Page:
When you think of doing yoga, your first association might be with the physical practice: moving through the yoga poses and practising yoga breathing. But meditation—the act of focusing your mind—is also part of a well-rounded yoga experience.

Learning to meditate in yoga involves more than sitting still for a few moments each day. The reason? Your mind might still be sifting through a barrage of thoughts and worries. Yoga meditation is about quieting a busy mind, the more you’re able to quiet your thoughts through yoga meditation, the more you experience a sense of true presence. And being in the moment helps create that beneficial mind-body connection that yoga is known for.

There's a misconception that in order to meditate your mind must be blank - completely free of any thoughts - this simply isn't true (and in fact that's impossible!). Meditation (and mindfulness) is just about being here, in the present moment right now. Not worrying about the past, the future or anything else, just appreciating what is around you right now - what you can see, smell and touch. Simple really hey! 

How to meditate in yoga

The first step to successful meditation is practising it often. But even in a class where the yoga teacher sets time aside for meditation (usually as part of Savasana - the relaxation time at the end of the class), getting the hang of how to meditate can be quite challenging, whether you’re a beginner to yoga or you’ve been taking yoga classes for a while. Considering that serious yogis spend a lifetime honing the art of meditation, there’s no sense in pressuring yourself to perfect your own meditation technique after just a few sessions.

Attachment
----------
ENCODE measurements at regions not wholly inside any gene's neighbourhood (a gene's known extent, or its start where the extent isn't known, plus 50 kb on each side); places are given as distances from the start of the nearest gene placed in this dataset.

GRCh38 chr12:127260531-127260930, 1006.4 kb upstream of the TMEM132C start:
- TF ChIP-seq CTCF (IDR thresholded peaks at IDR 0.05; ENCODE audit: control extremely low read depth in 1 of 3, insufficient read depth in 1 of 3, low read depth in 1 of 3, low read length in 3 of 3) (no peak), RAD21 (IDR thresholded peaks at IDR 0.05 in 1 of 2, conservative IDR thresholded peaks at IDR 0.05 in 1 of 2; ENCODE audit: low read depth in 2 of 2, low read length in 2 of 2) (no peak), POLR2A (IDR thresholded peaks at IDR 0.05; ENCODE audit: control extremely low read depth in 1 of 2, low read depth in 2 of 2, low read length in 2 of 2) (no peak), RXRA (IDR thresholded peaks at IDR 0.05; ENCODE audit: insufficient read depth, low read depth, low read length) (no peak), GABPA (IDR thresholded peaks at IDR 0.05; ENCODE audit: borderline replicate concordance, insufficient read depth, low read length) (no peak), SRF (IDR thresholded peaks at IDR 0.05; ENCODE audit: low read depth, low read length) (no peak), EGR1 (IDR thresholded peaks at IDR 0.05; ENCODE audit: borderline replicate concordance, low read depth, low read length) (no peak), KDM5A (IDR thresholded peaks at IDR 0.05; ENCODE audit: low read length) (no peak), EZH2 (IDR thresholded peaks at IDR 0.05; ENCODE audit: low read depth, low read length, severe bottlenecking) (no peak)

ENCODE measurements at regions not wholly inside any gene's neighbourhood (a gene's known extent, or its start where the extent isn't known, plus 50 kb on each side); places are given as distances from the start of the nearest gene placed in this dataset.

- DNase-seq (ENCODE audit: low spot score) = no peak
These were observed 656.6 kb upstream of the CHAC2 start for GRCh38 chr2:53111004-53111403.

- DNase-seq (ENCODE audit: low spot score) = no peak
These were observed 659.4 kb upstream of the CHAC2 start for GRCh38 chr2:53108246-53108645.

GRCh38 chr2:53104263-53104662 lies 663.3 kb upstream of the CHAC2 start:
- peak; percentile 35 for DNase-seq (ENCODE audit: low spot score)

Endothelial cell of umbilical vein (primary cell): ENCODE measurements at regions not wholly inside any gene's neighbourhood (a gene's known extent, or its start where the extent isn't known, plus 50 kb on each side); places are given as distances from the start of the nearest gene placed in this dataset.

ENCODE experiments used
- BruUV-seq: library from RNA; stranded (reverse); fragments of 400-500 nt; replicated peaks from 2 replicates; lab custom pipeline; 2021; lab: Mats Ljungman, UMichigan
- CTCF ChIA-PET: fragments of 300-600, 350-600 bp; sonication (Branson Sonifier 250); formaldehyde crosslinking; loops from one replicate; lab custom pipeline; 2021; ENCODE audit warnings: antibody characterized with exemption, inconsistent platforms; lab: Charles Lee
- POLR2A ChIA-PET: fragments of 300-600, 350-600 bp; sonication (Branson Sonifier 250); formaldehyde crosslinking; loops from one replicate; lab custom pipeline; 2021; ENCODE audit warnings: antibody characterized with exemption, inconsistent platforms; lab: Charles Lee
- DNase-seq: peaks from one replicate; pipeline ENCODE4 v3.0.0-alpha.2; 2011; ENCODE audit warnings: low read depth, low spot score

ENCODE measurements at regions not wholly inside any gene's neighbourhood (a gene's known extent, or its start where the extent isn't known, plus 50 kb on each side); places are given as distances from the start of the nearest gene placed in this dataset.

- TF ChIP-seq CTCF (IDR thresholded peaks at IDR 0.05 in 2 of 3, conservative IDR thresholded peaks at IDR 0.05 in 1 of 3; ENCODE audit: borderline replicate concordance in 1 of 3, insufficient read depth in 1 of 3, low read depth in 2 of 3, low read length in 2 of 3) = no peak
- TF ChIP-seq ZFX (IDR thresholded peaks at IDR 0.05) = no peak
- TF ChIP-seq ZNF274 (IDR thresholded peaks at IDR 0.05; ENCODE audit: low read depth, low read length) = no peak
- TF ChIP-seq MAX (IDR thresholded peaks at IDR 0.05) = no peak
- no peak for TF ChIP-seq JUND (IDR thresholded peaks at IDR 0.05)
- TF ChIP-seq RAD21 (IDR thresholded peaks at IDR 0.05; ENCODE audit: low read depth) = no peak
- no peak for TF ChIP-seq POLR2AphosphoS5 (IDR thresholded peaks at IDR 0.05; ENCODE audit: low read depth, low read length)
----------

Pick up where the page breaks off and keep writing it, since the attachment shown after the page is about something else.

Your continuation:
Your yoga teacher might take you through a guided relaxation for your body (asking you to individually relax each body part), or they might give you an object to focus on, or they could just leave you in silence to focus on your own meditation for the period of Savasana. There are many different ways to meditate and not every way suits every person.

Yoga meditation for beginners

An easy way to learn how to meditate is to focus on the here and now. When you’re mindful about being in the moment, there’s no room for your attention to be pulled toward distracting thoughts about the past or future. That can be very freeing.

I recommend beginning with active meditation, where you focus your thoughts on something specific. The idea is to streamline your attention to only one thing at a time, like your breathing or gazing at a candle flame.

When you’re first trying out this meditation technique be prepared for your mind to wander sometimes. Whenever you become aware that your thoughts have drifted, simply redirect your mental focus back to the present.

Want to give yoga meditation a try? Try this simple exercise:

~ Set aside just a few minutes at first. Choose a time of day when you’re able to meditate without interruption. You might coordinate your meditation so you do it right before or after a physical yoga practice.

~ Sit with good posture (straight spine) either on the floor, cross-legged, or in a chair if it’s more comfortable. (If seated cross-legged, switch which leg is crossed on top each time you meditate.)

~ Gaze at a simple object such as a candle’s flame or a black dot written on a piece of paper.

~ focus on this object and keep your breathing nice and even. If your mind or your gaze wanders don't get frustrated, just bring it back to the object and keep breathing.

~ An alternative option is to close your eyes and focus on the rhythm of your yoga breathing. Breathing deeply in and out through your nose - breathe in for the count of 4 then out of the count of 4, increasing this to 5,6 etc as you get more comfortable with slowing the breath down.

~ Try one of the above options for just a couple of minutes to start with - try setting an alarm to remind you when your time is up so your not worrying about how long you've been sat there.

~ As you become more familiar with how to meditate, increase your practice by a minute or two at a time.

Finally, to avoid frustration, remember this common yoga meditation myth: Meditating is not about achieving a blank mind - It’s more about resisting the temptation to react to the thoughts that do pop into your head.